Arthur strengthened to a hurricane early Thursday and threatened to give North Carolina a glancing blow on Independence Day, prompting the governor to warn vacationers along the coast not to risk their safety by trying to salvage their picnics and barbecues.
Watch KFDM News for the latest on the hurricane and our holiday weekend forecast. You can also stay with kfdm.com for updates.
Click here for the latest information from the National Hurricane Center.
Forecasters expect Arthur to whip past the state's Outer Banks on Friday without making landfall. One local remarked that he was more worried about his tomato plants than storm damage.
But North Carolina Gov. Pat McCrory warned: "Don't put your stupid hat on."
The first named storm of the Atlantic hurricane season prompted a hurricane warning for much of the North Carolina coast and a mandatory evacuation for visitors to the Outer Banks' Hatteras Island as of 5 a.m. Thursday. Residents also were advised to leave the island. A voluntary evacuation was announced for the Outer Banks' Ocracoke Island, accessible only by ferry.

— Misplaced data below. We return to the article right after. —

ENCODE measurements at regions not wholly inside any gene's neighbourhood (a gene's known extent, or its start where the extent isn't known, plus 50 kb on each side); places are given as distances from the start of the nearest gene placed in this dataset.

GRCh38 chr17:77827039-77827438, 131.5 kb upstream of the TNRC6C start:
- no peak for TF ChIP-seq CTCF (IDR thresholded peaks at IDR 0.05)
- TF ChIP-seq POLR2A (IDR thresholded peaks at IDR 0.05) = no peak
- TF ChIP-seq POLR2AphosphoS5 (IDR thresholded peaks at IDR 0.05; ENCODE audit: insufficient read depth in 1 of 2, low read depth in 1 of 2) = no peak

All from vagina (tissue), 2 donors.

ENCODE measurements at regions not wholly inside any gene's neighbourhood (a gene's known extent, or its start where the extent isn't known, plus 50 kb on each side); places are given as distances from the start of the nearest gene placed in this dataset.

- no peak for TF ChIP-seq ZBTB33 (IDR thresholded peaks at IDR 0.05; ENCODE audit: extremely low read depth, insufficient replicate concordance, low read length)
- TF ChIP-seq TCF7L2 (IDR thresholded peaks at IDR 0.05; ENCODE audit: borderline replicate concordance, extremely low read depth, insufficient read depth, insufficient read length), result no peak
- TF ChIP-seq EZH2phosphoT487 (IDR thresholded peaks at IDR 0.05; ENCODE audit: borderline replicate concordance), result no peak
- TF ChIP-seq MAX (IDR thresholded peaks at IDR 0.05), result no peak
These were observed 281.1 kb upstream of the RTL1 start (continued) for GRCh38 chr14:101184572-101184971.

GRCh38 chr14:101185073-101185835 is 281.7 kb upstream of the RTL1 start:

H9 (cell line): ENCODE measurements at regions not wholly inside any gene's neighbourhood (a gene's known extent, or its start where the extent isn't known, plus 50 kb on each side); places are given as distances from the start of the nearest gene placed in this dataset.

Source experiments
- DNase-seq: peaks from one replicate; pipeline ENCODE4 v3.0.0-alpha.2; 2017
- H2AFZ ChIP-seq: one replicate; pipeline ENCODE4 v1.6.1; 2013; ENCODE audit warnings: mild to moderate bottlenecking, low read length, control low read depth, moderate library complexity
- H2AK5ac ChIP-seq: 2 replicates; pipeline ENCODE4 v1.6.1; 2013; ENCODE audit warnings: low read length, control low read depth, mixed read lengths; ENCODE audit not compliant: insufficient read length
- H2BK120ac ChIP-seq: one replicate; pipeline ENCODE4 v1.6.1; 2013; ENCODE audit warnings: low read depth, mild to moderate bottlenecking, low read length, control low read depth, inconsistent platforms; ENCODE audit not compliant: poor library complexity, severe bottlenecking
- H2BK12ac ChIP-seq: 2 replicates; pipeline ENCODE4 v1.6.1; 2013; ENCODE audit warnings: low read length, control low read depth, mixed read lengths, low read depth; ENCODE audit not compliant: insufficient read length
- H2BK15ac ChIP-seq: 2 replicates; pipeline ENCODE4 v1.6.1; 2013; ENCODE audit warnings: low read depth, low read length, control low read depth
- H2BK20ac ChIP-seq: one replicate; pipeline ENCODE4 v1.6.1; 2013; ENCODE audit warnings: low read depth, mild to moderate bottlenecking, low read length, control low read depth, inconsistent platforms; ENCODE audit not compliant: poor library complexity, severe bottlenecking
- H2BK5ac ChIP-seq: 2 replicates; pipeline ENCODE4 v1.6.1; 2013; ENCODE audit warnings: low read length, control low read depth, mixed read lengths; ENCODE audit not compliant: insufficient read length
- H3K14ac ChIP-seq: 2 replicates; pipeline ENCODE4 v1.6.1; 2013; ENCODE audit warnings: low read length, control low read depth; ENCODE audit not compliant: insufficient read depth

The islands are linked by North Carolina Route 12, which has been sliced apart twice in recent years as storms cut temporary channels from the ocean to the sound. Hatteras Island is particularly vulnerable to storm surge and flooding and the road is easily blocked by sand and water.
In addition to the hurricane warning, tropical storm warnings were in effect for coastal areas in South Carolina and Virginia.
Gary Reinhardt, 63, and his wife Lori, both of Sarasota, Florida, said they planned to exit low-lying Hatteras Island on Thursday morning. So were nearly two dozen other family members from California, Nebraska and Michigan. A long line of cars, trailers and recreational vehicles already formed a steady stream of traffic before sunset Wednesday.
"I'm worried about the road. It took way too long to get here," said Gary Reinhardt, adding that the two-and-a-half-hour delay to get on the island came Sunday, when there was no hurricane threatening. Reinhardt worried their departure would take twice as long Thursday.
Mike Rabe of Virginia Beach, Virginia, planned to stay in his beach home the entire weekend. He and his wife, Jan, arrived Wednesday at the house they bought two and a half years ago and set to work stowing lawn furniture and anything else that could be tossed about by hurricane winds. He said he was going to spend Thursday helping a friend and longtime resident prep his nearby water sports shop and campground for bad weather.
"I'm going to help him prepare and then I'm going to ride it out," said Rabe, 53.